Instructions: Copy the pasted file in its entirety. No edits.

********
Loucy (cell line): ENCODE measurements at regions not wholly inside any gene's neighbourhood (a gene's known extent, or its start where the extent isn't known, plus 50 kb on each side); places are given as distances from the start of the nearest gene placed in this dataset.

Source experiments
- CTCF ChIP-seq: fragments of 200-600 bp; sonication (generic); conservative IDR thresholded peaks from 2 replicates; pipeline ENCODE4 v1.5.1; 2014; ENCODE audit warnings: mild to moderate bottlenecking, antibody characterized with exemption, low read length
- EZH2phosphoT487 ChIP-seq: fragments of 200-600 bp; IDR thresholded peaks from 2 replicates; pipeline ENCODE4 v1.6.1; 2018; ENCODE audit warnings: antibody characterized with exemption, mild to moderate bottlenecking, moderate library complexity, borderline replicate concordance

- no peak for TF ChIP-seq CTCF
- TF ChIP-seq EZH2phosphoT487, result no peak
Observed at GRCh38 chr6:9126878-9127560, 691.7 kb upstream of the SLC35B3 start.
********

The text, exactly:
Loucy (cell line): ENCODE measurements at regions not wholly inside any gene's neighbourhood (a gene's known extent, or its start where the extent isn't known, plus 50 kb on each side); places are given as distances from the start of the nearest gene placed in this dataset.

Source experiments
- CTCF ChIP-seq: fragments of 200-600 bp; sonication (generic); conservative IDR thresholded peaks from 2 replicates; pipeline ENCODE4 v1.5.1; 2014; ENCODE audit warnings: mild to moderate bottlenecking, antibody characterized with exemption, low read length
- EZH2phosphoT487 ChIP-seq: fragments of 200-600 bp; IDR thresholded peaks from 2 replicates; pipeline ENCODE4 v1.6.1; 2018; ENCODE audit warnings: antibody characterized with exemption, mild to moderate bottlenecking, moderate library complexity, borderline replicate concordance

- no peak for TF ChIP-seq CTCF
- TF ChIP-seq EZH2phosphoT487, result no peak
Observed at GRCh38 chr6:9126878-9127560, 691.7 kb upstream of the SLC35B3 start.